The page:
To evaluate the possibility of suppression of the melanization response by P. falciparum in A. gambiae, we compared the melanization ability of three classes of mosquitoes: those that became infected after an infectious blood meal, those that did not become infected (or cleared the parasite) after the blood meal, and those that were fed on an uninfected blood meal. Like previous studies,21,22,24 we quantified the melanization response by inoculating negatively charged Sephadex beads into the insect’s hemolymph. The infection status of challenged mosquitoes was determined at 48 hours post-blood meal (pbm) by detection of Pfs25 mRNA.25,26 Bead melanization was measured between 24 and 48 hours pbm during the transition between P. falciparum’s ookinetes and oocysts, the developmental period of the parasite that is most susceptible to the melanization response,8 and when this response is most likely to be suppressed by P. gallinaceum.21,22

MATERIALS AND METHODS

General design.

The study consisted of two experimental blocks (i.e., two repetitions of the same experiment). In each of the two blocks, we used two P. falciparum isolates (obtained from naturally infected gametocyte carriers) and one control blood sample (obtained from an uninfected volunteer) to feed mosquitoes from the same batch. We injected one CM-25 Sephadex bead into the thorax of each mosquito at 24 hours pbm and recovered it 24 hours later (i.e., 48 hours pbm) by dissecting the thorax. Because oocysts are too small at this stage to be detected by light microscopy, the corresponding abdomens (including the midgut) were stored individually in RNA Later (Ambion, Austin, TX) for further parasite detection by reverse transcription-polymerase chain reaction (RT-PCR). For each isolate or control blood sample, we used at least two replicate groups of mosquitoes.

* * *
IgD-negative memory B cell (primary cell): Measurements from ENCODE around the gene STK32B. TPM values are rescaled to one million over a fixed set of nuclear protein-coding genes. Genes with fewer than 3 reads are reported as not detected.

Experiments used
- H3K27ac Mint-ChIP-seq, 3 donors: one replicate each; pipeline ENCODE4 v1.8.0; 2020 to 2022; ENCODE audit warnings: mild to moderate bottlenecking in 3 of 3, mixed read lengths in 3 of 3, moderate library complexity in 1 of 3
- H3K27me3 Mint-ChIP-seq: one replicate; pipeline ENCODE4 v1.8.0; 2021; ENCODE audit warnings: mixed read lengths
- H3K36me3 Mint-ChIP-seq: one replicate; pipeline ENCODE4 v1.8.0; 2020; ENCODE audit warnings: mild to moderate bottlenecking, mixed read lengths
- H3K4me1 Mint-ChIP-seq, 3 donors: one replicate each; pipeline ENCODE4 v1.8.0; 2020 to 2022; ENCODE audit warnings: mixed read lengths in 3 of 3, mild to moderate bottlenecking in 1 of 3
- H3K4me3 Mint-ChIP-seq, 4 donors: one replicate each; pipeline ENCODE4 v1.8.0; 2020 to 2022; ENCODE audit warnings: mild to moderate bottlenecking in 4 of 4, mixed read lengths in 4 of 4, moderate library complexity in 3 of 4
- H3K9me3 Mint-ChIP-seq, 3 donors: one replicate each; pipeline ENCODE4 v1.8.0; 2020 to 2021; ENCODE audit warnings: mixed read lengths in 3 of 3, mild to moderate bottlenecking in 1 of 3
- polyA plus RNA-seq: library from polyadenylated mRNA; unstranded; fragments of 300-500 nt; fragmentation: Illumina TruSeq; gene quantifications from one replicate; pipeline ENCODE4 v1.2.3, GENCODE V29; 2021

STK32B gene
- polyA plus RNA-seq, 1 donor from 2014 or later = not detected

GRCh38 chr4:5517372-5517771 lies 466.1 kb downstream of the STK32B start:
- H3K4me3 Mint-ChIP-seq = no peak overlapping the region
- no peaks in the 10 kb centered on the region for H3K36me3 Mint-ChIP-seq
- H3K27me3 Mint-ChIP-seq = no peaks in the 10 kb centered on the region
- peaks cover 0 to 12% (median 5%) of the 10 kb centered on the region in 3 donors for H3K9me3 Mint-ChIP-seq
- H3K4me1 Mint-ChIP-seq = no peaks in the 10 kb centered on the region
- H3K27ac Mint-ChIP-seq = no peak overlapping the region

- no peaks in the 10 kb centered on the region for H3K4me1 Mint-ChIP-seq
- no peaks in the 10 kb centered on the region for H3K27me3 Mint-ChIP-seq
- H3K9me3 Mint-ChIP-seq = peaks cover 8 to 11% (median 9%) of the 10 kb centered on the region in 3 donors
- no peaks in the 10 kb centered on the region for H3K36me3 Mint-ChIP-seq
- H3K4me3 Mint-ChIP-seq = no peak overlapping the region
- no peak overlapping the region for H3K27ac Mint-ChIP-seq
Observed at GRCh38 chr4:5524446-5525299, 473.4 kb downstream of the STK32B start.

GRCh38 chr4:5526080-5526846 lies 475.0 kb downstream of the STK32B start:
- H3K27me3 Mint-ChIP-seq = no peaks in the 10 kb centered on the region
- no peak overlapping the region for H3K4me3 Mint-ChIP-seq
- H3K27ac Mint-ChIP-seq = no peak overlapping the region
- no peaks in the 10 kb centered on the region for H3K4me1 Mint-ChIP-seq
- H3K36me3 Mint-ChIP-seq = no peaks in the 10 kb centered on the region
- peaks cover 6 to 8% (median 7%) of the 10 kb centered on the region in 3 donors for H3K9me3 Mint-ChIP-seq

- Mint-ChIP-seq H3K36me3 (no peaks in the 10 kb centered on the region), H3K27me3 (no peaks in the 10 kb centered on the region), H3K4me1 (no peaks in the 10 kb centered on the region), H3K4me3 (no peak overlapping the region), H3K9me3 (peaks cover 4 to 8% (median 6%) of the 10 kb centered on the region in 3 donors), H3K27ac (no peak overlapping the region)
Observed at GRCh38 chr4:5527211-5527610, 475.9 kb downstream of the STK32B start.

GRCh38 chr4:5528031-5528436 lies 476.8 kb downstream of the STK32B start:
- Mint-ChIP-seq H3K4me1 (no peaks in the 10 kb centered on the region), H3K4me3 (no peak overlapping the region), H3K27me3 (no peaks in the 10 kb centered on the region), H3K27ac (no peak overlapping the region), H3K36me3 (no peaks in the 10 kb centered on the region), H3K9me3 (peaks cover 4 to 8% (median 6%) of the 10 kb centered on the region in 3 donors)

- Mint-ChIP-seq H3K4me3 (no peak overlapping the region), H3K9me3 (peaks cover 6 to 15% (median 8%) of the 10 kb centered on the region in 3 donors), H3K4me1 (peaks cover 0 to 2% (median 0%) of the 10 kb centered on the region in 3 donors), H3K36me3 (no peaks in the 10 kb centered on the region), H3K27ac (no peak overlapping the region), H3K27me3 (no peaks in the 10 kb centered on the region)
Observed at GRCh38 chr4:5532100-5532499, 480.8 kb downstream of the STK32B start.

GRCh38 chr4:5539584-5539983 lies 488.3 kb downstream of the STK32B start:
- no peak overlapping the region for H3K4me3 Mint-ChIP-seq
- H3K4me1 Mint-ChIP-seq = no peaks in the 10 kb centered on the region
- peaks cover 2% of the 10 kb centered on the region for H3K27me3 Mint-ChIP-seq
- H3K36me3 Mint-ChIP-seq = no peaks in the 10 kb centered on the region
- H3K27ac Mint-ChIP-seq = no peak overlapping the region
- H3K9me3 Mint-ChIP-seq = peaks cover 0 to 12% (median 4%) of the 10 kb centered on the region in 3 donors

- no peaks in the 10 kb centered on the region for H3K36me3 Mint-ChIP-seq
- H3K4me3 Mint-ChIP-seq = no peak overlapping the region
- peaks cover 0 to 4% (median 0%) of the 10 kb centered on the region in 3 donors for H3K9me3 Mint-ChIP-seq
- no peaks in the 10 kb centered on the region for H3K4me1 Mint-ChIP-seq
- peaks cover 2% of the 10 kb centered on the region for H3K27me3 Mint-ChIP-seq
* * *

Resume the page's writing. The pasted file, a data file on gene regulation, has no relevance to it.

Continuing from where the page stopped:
Mosquitoes.

The mosquitoes came from a colony of A. gambiae s.s. originating from Yaoundé that had previously been adapted to feed through Parafilm membrane.27 We recorded the mosquitoes’ wing lengths, measured from the tip (excluding the fringe) to the distal end of the alula with a precision of 0.04 mm, as an indication of body size.28 Where both wings could be measured, the mean of the two lengths was used.

Gametocyte carriers.

Plasmodium falciparum carriers were recruited among 5- to 11-year-old children from primary schools in Mfou, a small town located 25 km east of Yaoundé, Cameroon. Thick blood smears were made from finger-prick blood samples, stained with 10% Giemsa for 20 minutes, and examined microscopically for P. falciparum gametocytes. Asymptomatic gametocyte-positive children were selected for the study after their parents or guardians had signed an informed consent form. Gametocyte carriers with malaria species other than P. falciparum were excluded from the study. All children with asexual parasitemia (> 1,000 parasites/μL) were treated with an artemisinin-amodiaquine combination on the day after the screening, according to national guidelines for the treatment of simple malaria cases. The protocol obtained approval of the National Ethics Committee of Cameroon.